Thursday, HP and Eucalyptus surprised everyone in cloud as they announced that HP was acquiring Eucalyptus Systems for an undisclosed amount, rumoured to be somewhere below the 100-million-dollar mark.
Now, while that amount is nothing to be sneezed at (comparatively, Eucalyptus had raised $55 million in venture capital), it is well below the typical return of a successful startup. And for good reason: Eucalyptus wasn’t exactly a runaway success. In fact, it was definitely one of the underdogs (along with Apache CloudStack) in the open-source private cloud platform market.
Now, what makes this acquisition surprising is the fact that the leader in this market happens to be OpenStack, to which HP has so far committed significant resources, and which it supports through its HP Helion OpenStack distribution. In fact, HP was one of the most significant contributors to OpenStack’s upcoming “Juno” release (1st by commit count; other metrics likewise show HP in a solid position).
So, why would HP acquire Eucalyptus Systems, a small competitor that had so far failed to make a dent? (though it wasn’t totally unsuccessful either)
Broadly speaking, there are three main reasons why acquisitions happen:
Acquiring market share, or killing a competitor
Acquiring a product
Acquiring a team
Considering Eucalyptus’ position in the market, option 1 seems unlikely. What about the others
Did HP Acquire Eucalyptus For Its Product?
HP’s commitment to OpenStack makes it unlikely that it is acquiring Eucalyptus Systems to integrate the Eucalyptus private cloud platform into its own product portfolio.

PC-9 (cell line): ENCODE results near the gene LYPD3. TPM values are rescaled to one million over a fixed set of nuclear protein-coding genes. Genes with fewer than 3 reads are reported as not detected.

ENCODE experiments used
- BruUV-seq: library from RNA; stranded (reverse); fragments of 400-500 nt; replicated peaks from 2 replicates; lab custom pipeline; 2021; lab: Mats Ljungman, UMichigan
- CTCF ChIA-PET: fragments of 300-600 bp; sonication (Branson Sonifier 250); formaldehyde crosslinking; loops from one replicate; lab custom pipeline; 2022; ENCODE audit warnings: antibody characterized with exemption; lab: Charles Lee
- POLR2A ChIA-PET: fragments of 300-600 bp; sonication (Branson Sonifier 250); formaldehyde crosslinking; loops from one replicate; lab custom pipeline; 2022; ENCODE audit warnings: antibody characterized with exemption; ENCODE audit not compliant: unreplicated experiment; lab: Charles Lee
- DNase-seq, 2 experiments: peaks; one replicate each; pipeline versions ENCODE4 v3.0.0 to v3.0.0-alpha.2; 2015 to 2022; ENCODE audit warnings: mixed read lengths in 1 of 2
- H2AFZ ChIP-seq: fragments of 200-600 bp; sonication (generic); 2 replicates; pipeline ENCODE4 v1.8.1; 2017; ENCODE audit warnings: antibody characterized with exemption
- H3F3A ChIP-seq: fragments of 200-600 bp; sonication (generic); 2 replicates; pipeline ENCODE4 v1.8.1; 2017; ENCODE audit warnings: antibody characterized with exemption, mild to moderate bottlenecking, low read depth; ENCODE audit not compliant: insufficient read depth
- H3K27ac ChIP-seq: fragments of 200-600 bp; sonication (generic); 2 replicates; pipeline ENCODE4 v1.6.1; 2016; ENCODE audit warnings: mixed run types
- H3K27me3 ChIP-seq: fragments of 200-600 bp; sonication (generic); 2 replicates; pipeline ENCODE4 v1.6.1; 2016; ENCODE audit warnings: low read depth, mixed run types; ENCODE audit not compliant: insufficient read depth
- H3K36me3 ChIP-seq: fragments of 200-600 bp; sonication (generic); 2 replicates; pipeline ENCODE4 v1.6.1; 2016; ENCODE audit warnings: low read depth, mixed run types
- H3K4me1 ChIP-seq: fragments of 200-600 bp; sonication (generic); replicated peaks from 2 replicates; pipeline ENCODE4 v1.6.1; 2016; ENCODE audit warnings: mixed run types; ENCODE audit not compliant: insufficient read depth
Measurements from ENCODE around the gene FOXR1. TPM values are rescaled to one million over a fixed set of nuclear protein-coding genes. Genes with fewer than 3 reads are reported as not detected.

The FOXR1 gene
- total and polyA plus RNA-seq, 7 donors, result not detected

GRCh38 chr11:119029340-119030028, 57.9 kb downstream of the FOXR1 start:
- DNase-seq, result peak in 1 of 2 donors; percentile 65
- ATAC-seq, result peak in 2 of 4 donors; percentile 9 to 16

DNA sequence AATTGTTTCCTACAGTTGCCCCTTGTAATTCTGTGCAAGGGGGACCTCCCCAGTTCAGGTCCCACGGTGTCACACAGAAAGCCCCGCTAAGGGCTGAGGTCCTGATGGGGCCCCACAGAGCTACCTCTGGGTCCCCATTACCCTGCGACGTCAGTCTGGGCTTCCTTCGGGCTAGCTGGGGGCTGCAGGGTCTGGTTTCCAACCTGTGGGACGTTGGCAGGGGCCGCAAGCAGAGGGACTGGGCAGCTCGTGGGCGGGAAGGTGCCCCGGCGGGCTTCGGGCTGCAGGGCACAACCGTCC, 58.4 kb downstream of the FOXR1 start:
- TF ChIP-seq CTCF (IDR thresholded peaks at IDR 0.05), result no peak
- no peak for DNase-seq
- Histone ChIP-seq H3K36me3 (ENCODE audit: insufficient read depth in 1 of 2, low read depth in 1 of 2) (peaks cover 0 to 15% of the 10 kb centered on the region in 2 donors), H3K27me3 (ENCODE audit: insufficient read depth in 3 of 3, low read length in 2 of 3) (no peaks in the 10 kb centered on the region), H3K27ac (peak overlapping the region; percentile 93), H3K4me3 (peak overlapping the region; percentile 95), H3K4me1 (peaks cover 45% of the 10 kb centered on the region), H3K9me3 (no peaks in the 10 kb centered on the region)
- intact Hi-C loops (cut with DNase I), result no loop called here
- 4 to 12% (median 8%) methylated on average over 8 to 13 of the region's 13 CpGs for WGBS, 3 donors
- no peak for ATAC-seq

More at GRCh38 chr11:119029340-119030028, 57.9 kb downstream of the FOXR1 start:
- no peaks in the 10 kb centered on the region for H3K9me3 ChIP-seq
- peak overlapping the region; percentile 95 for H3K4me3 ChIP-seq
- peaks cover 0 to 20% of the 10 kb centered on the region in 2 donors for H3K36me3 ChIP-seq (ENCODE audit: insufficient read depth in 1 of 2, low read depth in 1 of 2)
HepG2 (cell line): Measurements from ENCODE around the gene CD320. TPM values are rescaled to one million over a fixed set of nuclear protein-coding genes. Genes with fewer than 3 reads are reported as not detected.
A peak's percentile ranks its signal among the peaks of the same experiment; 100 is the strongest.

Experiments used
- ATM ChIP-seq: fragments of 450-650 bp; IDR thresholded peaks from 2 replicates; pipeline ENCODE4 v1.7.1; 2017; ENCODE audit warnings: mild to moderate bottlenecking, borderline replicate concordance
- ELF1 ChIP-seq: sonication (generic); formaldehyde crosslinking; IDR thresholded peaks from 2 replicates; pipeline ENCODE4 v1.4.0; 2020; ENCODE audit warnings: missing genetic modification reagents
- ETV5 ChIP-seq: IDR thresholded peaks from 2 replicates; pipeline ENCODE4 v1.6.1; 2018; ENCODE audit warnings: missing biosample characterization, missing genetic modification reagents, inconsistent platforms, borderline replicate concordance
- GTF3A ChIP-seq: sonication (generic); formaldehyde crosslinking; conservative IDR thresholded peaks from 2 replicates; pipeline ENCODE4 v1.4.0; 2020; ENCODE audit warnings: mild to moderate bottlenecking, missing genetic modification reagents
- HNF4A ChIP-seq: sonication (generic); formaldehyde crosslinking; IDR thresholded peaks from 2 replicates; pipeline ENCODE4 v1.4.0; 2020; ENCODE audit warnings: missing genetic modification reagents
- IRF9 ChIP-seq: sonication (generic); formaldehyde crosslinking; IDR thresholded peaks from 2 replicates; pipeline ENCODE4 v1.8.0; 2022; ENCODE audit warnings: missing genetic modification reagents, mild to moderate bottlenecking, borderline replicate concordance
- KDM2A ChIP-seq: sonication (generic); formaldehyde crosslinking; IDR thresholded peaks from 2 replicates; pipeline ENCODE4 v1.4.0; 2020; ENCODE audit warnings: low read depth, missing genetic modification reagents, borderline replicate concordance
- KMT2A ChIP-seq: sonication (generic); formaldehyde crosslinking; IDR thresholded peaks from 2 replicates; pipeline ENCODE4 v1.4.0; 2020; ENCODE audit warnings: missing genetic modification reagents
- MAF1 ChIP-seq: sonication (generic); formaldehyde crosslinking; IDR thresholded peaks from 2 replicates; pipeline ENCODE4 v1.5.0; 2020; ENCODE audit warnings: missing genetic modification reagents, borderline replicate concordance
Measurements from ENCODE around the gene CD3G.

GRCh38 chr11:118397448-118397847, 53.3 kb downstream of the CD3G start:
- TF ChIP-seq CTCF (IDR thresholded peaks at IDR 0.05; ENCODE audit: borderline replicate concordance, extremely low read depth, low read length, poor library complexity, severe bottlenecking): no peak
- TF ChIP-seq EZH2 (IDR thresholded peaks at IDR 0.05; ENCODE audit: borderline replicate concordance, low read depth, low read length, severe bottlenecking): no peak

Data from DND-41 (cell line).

Indeed, OpenStack is a mature and well-architected platform that not only significantly overlaps with Eucalyptus’ functionality (they are both private cloud platforms), but is also largely incompatible with it (Eucalyptus is a largely monolithic Java codebase, whereas OpenStack is a modular Python one).
So Was It For The Team?
The Eucalyptus team doesn’t seem like an obvious fit to work on HP’s product (if only because of the programming language differences), but would presumably bring significant experience in terms of AWS compatibility, which HP could use (AWS compatibility is Eucalyptus’ key differentiator in the private cloud market).
However, there are OpenStack startups that have built their business on enabling AWS compatibility for OpenStack (CloudScaling is one such example). If HP’s goal was to acquire AWS compatibility experience, one of those might have been a better buy than Eucalyptus Systems.
What About The Leadership?
With the acquisition, Eucalyptus Systems CEO Mårten Mickos goes on to head HP’s cloud business.
As a friend, I know from firsthand experience that Mårten is a world-class executive. He’s a good speaker, an inspiring leader, and a visionary. Plus, he does have a proven track record.
Considering that HP’s cloud business has been without a leader since the departure of Biri Singh, bringing Mårten on board could be just what the company needs to finally turn its cloud division around and become a solid contender in the space.
At this point, HP’s leadership hasn’t revealed its plans, but it is doubtful that those plans even exist. Indeed, in the wake of the acquisition, HP VP of product Bill Hilf stated that:
"There’s going to be a lot of strategic discussion we have to have about [the acquisition] — how and what makes the most sense over time".
So, perhaps HP’s strategy is to cross fingers and hope that Mårten will know what to do with its cloud business. Will the acquisition be worth it for HP? Surely, the price tag seems steep for a single executive, even for one of Mårten’s caliber.
Finally what will the acquisition entail for the Eucalyptus product? If the product wasn’t the motivator for the acquisition — which seems likely —, then it’s both probable and unfortunate that it might eventually be discontinued. Time will tell.